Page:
Common Things Physicians Overlook


common things physicians overlook

Everyone makes mistakes. But, for physicians, mistakes can be earth shattering. Misdiagnosing a patient or simply overlooking something can lead to deadly implications. To avoid risking the harm of a person or the hell on earth brought by a malpractice suit, be on the look out for some of the most commonly overlooked medical problems. A little more care to check for these problems, can help avoid far more time consuming and extreme issues in the future. Misdiagnosing, diagnosing too late, or overlooking simple problems can be devastation for a physician’s career.

Common things physicians overlook:

Pneumonia.

Healthy people can recover from Pneumonia in a few brief weeks. Treatments are readily available to treat this bacteria lung infection and patients can get over it without complications as long as it is detected quickly enough. Don’t be silly by missing out on treating such a simple diagnosis.

However, if you miss Pneumonia, a person can get really sick. And, elderly are especially at risk of this respiratory attack. Carefully check patients breathing with your stethoscope if they seem to be displaying flu-like symptoms. A Pneumonia-stricken patient will have audible signs in their breathing. Listen for “bubbling”, “cackling”, “rumbling” sounds when they inhale.

Check for this if you notice: coughing, fever, shaking chills, and shortness of breath. Also; headaches, clammy skin, low energy/fatigue, blueish color in nail-beds, or wheezing.

Urinary tract infection.

About half of women will suffer from a urinary tract infection (UTI) at some point in their lives.  UTIs are easily treated, just like Pneumonia, and also can cause terrible issues if not caught. A bladder infection like a UTI can cause kidney problems like Pyelonephritis.

Urinary tract infections are overlooked commonly for elderly. This is because older people commonly don’t report the problems as much as younger people do. Elderly patients assume their complications are a natural part of the aging process whereas young people immediately assume UTIs are the source of urinary discomfort. Additionally, catheters can cause urethra irritation that can cause UTIs commonly. It is your duty as a healthcare practitioner to ask about their urination and ask them if they are experiencing any issues.

Kidney failure.

Kidneys are an organ that are entirely too overlooked in general. But, low-level kidney failure is the number one disorder older people fail to notice immediately. What many people don’t realize is that kidneys are used for much more than just filtering our blood impurities. Kidneys also produce hormones and can alter a person’s blood pressure. Doctors need to step it up to ensure that the “puffy eyes” we see in our patients are brushed off as nothing.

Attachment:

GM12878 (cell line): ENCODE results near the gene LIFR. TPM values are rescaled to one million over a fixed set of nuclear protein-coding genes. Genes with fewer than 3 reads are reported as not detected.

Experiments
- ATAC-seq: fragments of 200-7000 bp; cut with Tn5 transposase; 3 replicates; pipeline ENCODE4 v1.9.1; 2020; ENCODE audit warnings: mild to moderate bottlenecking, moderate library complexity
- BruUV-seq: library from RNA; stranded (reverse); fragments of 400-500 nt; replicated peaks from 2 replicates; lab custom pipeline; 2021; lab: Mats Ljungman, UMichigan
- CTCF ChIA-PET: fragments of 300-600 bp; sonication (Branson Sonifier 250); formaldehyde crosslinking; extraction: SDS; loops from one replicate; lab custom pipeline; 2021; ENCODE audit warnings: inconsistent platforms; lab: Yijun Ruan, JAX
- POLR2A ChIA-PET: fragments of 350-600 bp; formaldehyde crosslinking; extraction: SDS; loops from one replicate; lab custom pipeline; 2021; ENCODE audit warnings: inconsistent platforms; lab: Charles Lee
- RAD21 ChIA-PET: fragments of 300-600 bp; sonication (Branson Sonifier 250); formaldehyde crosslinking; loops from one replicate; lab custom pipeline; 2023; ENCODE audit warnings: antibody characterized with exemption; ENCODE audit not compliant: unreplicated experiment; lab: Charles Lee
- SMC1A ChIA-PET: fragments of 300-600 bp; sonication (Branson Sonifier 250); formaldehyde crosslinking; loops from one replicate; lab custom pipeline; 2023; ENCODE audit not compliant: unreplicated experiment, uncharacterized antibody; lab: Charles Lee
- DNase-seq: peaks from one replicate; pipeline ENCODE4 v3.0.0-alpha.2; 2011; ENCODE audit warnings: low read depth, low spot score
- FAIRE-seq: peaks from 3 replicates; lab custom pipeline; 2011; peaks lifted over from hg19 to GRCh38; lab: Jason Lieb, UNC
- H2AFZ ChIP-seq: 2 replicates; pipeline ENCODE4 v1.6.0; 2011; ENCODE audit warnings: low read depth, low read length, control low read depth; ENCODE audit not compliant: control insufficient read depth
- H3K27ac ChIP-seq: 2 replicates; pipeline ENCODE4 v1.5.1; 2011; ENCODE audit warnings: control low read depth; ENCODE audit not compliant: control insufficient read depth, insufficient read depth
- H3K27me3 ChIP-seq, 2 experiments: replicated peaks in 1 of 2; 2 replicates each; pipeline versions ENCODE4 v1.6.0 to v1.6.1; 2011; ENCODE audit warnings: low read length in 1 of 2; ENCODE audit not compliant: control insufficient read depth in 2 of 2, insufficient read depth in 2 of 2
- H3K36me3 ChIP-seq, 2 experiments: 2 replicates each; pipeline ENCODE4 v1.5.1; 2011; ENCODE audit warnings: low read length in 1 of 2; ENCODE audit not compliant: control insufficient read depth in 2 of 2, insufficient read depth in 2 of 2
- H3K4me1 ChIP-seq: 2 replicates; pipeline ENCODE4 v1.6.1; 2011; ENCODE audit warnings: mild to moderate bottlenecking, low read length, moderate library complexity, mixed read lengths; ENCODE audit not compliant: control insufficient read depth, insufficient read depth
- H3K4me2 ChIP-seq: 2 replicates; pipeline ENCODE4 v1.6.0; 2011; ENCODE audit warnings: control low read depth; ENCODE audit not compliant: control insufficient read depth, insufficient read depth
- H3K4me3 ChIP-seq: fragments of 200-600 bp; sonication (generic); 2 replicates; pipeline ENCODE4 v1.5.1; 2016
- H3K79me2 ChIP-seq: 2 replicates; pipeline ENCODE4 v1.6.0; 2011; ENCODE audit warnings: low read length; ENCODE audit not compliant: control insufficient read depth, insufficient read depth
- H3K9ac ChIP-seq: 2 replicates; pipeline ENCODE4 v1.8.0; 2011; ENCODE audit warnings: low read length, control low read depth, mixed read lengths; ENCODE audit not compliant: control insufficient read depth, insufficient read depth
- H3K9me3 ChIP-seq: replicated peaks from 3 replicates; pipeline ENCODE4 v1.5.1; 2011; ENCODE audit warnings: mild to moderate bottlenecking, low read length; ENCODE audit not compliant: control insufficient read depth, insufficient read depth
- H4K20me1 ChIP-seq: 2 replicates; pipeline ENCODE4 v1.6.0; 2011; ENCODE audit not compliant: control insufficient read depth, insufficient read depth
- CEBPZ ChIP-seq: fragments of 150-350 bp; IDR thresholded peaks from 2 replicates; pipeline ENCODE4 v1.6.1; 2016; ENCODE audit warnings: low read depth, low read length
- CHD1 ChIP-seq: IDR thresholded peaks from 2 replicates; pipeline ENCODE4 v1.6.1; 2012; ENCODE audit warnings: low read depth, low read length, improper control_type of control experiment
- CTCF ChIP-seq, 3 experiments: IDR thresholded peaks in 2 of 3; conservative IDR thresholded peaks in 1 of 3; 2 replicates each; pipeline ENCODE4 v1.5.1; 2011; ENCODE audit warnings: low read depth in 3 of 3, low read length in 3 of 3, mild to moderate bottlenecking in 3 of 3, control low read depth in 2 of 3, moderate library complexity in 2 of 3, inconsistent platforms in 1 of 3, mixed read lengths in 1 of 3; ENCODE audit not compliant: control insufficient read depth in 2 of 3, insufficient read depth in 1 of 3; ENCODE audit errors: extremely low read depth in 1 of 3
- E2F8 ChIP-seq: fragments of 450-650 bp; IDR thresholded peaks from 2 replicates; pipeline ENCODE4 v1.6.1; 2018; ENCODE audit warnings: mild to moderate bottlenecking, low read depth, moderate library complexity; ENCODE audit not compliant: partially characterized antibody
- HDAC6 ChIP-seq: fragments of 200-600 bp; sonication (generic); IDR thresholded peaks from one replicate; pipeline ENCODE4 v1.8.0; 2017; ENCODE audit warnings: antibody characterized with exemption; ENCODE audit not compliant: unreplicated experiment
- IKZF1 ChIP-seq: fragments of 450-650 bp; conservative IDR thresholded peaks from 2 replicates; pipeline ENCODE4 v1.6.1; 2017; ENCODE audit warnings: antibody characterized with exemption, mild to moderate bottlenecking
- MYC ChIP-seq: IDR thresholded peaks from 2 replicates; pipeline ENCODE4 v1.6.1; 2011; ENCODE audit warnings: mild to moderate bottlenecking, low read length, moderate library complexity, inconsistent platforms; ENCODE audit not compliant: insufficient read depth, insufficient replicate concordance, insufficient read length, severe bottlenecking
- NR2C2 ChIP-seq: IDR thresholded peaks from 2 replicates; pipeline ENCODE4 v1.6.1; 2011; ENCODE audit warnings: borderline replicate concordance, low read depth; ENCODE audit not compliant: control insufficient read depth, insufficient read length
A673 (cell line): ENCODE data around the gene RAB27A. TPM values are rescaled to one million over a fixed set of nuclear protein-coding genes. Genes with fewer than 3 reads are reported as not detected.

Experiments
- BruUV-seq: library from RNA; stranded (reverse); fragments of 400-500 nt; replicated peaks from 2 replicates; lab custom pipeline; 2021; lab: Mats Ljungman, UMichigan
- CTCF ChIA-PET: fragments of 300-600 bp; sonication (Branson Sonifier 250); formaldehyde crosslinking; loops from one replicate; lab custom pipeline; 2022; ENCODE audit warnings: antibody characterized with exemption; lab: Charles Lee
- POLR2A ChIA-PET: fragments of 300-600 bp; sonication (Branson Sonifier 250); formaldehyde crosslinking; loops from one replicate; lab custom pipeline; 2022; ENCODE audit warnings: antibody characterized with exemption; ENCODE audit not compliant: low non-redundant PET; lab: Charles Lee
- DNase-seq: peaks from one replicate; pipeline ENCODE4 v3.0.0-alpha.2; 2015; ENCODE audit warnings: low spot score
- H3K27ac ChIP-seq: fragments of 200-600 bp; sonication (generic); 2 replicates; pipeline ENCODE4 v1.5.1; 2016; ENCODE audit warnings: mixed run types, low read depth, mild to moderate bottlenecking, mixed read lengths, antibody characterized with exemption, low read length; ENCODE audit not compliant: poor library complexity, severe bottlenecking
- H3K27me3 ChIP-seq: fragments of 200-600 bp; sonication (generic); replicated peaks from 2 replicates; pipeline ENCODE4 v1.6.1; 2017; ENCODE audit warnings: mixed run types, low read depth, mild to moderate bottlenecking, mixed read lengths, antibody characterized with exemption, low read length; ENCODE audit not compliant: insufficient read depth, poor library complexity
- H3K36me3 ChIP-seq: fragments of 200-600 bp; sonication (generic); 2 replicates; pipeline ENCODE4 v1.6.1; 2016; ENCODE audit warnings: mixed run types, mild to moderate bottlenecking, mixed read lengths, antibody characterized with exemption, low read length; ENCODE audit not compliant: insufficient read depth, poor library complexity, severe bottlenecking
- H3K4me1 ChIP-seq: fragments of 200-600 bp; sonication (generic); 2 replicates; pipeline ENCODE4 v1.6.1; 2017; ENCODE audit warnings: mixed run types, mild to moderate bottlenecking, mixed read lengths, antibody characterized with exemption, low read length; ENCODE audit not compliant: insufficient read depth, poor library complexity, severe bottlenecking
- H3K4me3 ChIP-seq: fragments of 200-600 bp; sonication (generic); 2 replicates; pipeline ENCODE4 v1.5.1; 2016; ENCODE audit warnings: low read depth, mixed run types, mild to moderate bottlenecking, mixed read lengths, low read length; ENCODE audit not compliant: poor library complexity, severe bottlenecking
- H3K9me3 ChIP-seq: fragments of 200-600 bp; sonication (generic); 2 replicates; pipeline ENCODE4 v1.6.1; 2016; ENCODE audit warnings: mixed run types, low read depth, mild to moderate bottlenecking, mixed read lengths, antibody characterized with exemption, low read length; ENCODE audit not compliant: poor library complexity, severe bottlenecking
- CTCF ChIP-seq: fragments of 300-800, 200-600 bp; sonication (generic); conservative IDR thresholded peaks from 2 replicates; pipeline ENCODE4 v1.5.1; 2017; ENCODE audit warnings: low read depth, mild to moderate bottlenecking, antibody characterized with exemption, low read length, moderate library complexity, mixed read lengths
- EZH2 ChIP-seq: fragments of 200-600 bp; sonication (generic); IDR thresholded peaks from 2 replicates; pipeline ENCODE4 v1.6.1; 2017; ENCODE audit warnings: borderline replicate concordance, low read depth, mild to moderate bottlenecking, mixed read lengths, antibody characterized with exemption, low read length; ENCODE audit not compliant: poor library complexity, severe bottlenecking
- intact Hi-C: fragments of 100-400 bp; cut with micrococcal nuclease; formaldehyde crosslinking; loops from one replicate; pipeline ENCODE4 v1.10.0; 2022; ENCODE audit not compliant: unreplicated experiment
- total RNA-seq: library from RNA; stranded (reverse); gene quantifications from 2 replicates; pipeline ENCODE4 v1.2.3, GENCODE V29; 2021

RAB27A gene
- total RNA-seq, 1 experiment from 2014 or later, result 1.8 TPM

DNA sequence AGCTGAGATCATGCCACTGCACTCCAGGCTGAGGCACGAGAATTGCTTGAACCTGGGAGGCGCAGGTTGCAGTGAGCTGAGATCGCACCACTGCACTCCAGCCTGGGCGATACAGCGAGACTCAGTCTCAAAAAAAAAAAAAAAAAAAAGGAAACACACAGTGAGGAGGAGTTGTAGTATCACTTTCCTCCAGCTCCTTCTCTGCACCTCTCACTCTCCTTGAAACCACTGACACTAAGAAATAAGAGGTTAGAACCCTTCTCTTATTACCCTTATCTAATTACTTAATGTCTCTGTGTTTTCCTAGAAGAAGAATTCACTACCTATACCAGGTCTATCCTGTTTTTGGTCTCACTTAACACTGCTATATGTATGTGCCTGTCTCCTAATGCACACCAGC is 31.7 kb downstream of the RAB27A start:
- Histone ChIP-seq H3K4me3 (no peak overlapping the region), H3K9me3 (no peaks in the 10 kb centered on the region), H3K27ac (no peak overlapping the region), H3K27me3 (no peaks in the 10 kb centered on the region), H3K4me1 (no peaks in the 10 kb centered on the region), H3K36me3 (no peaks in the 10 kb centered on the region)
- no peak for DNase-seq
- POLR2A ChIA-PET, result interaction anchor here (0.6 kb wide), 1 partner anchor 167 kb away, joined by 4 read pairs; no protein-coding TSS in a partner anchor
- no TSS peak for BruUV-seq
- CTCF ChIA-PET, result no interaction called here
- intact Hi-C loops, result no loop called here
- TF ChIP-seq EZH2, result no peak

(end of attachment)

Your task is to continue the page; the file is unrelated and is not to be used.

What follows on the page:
Check for if you notice: patients are complaining of less urine output, swelling, fatigue, nausea, confusion, or shortness of breath.

Congestive heart failure.

The leading cause of hospital visits for people over 65 is heart failure. However, the human body is a magic thing. It is so good at hiding and recovering from heart pumping issues, that a lot of people don’t even know they are having any heart trouble at all! As a doctor, you should be careful to monitor heart rhythms, breathing patterns, and medical histories of your patients…especially ones that are older. Heart attack symptoms are commonly overlooked by doctors leading them to hold the unfavorable nickname, “the silent killer.”

Some things that you should be aware of:

  • Indigestion- Indigestion is a common occurrence for a lot of people; but when also paired with jaw chest, or back pain (especially in females) can be a tale-tell heart attack symptom.
  • Fatigue- Patients, and people in general, complain of tiredness often. But, when they feel that “they never felt like this before” then it is quite possibly reason for alarm. If you investigate either patients might also include further details like a tingling in their arm.
  • Pain in the neck, jaw, or stomach- Unless a patient has sustained an injury in one of these parts of their body, there may be reason to investigate heart failure.
  • Weakness- Sometimes you can see a decline in the overall strength and movement in a patient. It is your job to investigate.

Certain types of cancer.

Bladder, pancreatic, lip, and skin cancer are the types that can sometimes be missed by physicians, although they are pretty common. Yellowing of skin, nausea/loss of appetite, changes in stool color, weird moles or spots on skin, blood in urine, and abdominal pain are all things to watch out for in patients. Commonly, blood in urine can be a dead giveaway for bladder cancer but be misdiagnosed as a UTI.

Author: Locum Jobs Online

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